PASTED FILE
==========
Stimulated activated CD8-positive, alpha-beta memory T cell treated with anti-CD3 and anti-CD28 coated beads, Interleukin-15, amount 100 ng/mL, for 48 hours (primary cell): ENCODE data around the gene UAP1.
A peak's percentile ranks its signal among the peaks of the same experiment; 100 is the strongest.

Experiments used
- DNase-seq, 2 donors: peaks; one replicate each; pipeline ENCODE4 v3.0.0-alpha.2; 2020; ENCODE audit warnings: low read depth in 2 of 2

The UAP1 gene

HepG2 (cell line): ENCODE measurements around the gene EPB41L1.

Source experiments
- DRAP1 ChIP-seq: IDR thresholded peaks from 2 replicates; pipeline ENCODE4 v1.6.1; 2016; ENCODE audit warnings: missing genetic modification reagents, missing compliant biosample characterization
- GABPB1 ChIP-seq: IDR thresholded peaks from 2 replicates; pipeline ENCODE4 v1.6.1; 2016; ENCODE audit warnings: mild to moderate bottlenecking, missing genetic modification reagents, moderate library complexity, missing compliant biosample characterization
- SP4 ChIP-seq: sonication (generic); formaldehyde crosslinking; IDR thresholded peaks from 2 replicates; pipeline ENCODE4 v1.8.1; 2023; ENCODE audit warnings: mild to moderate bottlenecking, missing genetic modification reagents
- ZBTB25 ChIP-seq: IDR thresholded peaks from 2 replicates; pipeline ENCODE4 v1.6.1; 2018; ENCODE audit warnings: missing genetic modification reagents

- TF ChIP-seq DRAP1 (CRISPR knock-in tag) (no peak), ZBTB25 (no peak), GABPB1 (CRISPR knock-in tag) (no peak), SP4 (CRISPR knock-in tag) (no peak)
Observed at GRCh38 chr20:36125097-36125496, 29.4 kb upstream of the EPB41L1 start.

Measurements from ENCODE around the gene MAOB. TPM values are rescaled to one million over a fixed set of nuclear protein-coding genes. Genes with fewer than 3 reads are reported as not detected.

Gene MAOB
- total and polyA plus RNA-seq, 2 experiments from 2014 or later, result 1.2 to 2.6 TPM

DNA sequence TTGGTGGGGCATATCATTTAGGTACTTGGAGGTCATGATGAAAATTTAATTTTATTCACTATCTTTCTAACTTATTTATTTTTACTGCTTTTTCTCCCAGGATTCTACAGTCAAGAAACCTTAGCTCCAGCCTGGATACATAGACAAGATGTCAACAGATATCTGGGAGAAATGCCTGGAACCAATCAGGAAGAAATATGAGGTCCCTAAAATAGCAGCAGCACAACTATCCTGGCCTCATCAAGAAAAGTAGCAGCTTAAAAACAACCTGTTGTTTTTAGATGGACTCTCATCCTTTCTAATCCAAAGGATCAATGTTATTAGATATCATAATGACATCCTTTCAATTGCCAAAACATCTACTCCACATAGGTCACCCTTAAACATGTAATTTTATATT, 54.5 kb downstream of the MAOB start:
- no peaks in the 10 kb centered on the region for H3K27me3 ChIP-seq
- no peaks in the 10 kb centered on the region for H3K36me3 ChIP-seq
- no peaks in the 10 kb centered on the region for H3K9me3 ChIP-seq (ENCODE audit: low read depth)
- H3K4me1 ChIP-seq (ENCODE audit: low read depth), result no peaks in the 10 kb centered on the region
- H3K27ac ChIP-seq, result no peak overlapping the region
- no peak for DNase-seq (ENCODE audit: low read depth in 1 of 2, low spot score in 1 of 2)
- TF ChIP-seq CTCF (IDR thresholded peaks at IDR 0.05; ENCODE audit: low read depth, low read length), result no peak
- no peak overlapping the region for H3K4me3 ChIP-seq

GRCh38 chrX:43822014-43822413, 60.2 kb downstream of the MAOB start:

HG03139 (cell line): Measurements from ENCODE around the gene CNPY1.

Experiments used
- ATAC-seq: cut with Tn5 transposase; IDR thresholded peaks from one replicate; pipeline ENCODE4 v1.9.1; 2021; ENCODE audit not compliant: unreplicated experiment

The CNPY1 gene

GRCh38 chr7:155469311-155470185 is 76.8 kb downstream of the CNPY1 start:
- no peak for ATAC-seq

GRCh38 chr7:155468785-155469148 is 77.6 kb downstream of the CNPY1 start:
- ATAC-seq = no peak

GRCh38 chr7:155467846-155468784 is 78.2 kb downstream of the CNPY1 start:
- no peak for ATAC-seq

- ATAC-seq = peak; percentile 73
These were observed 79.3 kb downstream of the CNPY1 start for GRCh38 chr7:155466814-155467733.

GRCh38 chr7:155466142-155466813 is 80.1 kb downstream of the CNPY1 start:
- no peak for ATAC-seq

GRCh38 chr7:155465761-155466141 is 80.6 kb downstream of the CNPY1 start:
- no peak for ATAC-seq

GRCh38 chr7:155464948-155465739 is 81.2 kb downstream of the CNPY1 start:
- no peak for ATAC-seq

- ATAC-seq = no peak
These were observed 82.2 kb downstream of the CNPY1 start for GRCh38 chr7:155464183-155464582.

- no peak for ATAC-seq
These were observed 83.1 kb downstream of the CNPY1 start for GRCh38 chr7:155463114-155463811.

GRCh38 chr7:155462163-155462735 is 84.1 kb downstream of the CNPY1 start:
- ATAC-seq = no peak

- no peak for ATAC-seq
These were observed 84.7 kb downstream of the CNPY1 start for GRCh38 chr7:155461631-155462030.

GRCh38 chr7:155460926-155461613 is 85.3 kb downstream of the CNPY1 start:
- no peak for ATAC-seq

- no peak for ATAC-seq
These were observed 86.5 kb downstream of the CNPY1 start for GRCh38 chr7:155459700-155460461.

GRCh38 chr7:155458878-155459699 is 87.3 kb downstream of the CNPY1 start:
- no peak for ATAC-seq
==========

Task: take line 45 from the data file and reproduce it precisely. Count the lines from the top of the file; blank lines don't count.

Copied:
- ATAC-seq = no peak